A History of Chesopeian Colony as Told by Those Who Lived It (1957-2017) – Betty B Kennedy
This was published in the Chesopeian Colony Newsletter in 2017.
Some of the following information about Chesopeian Colony and how it started was taken from an article in The Virginian Pilot from October 2008 by a Joanne Kimberlin. I will repeat here some of the things that she investigated about the beginning history of our beautiful and unique neighborhood and further information shared by former early residents and personal observations. Our peninsula and the areas of Virginia Beach, Norfolk and Chesapeake were once inhabited by an Indian tribe known as the Chesapeakes. They may have lived in the area for thousands of years. “The people took their name from the Chesapeake Bay, whose name in Algonquin means ‘Mother of Water’.” It is believed that Chief Powatan, to the west, who had built a nation of many tribes, was told by a priest that “an enemy from the east would conquer his empire.”
Since the Chesapeakes to the east had refused to join with Powhatan and wanted to maintain their independence, Powatan believed this referred to the Chesapeakes; therefore, Powhatan destroyed all of their men and women and took the children into his tribes, including the Nansemond Tribe, who were allies nearby. Little did he realize that the true threat to his kingdom was to come from the East later, but in the form of the English Colonists. Relics found show evidence of the existence of tribes in the area.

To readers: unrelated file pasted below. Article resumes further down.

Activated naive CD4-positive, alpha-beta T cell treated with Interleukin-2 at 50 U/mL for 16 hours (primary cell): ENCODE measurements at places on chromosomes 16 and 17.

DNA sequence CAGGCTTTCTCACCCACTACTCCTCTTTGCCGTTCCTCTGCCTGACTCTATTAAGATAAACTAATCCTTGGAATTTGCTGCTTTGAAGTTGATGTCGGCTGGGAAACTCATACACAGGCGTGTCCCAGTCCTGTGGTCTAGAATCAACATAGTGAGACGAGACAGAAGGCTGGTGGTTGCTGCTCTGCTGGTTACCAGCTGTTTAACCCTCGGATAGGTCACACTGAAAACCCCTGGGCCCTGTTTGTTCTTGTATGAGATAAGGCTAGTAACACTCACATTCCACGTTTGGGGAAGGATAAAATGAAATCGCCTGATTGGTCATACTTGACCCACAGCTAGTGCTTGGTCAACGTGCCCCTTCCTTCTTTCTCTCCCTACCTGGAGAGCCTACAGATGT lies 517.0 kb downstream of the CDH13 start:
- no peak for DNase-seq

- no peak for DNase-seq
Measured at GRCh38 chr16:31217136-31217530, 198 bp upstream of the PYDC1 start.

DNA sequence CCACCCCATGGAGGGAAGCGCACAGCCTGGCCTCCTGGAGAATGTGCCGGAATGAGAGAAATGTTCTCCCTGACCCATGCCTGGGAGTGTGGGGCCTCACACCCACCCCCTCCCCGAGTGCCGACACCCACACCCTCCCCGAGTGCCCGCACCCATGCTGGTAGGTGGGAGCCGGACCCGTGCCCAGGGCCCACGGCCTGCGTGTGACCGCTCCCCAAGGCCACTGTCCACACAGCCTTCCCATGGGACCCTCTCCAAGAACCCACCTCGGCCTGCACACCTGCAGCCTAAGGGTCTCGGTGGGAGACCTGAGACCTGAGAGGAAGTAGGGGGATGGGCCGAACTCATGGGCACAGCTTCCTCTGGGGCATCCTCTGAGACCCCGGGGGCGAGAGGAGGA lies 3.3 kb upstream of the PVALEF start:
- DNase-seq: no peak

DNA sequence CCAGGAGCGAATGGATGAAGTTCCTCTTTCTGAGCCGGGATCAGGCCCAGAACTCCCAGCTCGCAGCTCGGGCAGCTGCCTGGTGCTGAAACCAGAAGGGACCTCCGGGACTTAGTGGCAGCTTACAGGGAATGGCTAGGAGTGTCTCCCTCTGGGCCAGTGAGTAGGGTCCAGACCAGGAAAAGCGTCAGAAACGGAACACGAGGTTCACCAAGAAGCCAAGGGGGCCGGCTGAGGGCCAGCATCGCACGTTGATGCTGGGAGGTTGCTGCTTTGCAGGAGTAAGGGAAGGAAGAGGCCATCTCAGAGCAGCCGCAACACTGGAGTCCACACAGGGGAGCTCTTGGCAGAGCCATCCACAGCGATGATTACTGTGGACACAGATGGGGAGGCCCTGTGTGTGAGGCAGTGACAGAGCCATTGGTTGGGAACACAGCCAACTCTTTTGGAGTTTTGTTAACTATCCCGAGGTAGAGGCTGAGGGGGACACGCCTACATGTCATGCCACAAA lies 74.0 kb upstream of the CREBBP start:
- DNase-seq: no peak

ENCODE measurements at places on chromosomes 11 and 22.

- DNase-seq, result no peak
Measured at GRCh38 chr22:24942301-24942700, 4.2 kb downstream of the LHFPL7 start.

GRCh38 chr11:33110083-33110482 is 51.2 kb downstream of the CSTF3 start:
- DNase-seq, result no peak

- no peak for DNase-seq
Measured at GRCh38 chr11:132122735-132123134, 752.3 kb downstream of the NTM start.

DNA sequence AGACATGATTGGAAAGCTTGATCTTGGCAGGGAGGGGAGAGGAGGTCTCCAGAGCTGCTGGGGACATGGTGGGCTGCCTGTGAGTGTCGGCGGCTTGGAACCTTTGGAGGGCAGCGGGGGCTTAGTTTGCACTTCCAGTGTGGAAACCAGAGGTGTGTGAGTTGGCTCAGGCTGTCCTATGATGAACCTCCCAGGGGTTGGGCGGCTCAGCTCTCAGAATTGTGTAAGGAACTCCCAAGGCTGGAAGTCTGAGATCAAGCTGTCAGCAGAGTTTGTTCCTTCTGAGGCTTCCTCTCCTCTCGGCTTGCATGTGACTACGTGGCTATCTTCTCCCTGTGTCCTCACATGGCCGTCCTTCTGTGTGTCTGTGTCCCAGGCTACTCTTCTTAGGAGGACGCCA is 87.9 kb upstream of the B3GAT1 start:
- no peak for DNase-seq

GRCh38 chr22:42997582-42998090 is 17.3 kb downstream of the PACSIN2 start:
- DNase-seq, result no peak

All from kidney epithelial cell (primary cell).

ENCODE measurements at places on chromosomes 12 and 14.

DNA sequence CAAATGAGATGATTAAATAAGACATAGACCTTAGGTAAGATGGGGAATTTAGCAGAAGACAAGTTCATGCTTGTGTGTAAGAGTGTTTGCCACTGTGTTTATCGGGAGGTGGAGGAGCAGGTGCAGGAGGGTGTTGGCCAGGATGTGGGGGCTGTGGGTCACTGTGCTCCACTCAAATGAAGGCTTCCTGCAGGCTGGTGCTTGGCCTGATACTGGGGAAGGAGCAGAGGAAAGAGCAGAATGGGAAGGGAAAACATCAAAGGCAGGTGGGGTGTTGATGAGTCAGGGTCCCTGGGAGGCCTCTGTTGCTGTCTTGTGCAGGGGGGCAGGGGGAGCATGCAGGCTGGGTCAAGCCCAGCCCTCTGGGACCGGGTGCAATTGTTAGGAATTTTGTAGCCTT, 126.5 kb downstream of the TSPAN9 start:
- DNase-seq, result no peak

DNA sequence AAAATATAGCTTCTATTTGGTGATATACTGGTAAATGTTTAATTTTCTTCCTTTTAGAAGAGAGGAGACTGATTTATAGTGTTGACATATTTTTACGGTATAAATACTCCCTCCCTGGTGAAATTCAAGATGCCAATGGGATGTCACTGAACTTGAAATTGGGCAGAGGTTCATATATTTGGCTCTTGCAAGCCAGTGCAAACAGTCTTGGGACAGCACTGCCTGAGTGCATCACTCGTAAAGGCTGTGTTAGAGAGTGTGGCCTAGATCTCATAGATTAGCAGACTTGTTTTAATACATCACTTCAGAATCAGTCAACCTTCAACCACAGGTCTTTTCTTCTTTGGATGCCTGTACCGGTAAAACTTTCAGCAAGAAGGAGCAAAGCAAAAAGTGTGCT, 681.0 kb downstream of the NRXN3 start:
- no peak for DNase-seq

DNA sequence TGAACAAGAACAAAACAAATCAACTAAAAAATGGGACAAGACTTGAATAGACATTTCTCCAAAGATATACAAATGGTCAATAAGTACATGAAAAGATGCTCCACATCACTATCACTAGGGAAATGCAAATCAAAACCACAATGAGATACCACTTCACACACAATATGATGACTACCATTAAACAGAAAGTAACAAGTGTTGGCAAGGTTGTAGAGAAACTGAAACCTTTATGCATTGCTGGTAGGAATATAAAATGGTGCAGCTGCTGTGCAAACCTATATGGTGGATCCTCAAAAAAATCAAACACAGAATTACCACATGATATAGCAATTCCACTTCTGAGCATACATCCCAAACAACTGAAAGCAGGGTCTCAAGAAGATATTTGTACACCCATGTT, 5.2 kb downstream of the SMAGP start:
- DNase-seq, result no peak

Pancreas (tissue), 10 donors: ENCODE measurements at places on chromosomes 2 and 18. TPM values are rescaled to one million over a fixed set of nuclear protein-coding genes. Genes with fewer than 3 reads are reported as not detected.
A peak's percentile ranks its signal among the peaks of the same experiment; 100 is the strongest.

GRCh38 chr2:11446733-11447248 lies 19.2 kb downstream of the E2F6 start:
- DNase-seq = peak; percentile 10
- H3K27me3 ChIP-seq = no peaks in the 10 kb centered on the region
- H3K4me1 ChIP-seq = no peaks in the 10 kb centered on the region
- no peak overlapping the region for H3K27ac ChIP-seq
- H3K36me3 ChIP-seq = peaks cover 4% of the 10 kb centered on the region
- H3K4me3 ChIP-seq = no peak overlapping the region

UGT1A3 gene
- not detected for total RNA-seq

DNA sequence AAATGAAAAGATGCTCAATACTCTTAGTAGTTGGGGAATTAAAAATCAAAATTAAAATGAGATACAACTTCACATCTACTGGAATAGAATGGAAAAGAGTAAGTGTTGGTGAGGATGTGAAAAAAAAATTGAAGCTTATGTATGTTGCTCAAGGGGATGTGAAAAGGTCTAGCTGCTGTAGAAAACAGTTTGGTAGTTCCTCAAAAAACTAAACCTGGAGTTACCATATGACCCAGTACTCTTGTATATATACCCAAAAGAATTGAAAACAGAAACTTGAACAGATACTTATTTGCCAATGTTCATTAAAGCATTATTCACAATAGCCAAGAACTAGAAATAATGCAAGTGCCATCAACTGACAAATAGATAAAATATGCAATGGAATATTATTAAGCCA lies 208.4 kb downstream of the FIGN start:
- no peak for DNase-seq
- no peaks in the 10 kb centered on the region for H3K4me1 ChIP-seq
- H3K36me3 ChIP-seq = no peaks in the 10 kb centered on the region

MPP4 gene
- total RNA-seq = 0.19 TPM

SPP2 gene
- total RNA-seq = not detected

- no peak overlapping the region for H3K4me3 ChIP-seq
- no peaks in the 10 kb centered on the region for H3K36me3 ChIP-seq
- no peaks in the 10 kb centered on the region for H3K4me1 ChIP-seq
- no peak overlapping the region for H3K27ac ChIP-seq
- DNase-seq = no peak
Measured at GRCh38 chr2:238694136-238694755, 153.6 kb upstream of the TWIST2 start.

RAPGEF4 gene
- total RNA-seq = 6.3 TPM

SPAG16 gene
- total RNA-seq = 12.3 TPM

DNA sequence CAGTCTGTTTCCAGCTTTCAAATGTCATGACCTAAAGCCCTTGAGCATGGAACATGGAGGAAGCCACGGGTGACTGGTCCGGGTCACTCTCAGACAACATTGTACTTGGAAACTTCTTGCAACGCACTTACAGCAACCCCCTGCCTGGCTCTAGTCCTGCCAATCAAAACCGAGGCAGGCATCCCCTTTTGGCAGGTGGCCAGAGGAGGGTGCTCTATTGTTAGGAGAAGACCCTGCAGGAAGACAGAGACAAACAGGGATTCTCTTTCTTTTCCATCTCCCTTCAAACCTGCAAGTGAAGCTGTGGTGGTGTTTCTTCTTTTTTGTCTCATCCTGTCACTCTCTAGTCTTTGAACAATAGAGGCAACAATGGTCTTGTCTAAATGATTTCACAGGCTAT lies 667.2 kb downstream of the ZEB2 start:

An amateur archaeologist named Floyd Painter retrieved many ancient relics from various areas in Virginia Beach, including the grave of an American Indian king, “whose remains were draped in the finery of 30,000 shell beads.” Over the years many Indian relics have been found, including some in our own Colony by various residents digging in their yards. I have what appears to be a stone hatchet head that my son found on my property on the point at the end of Cattayle Run.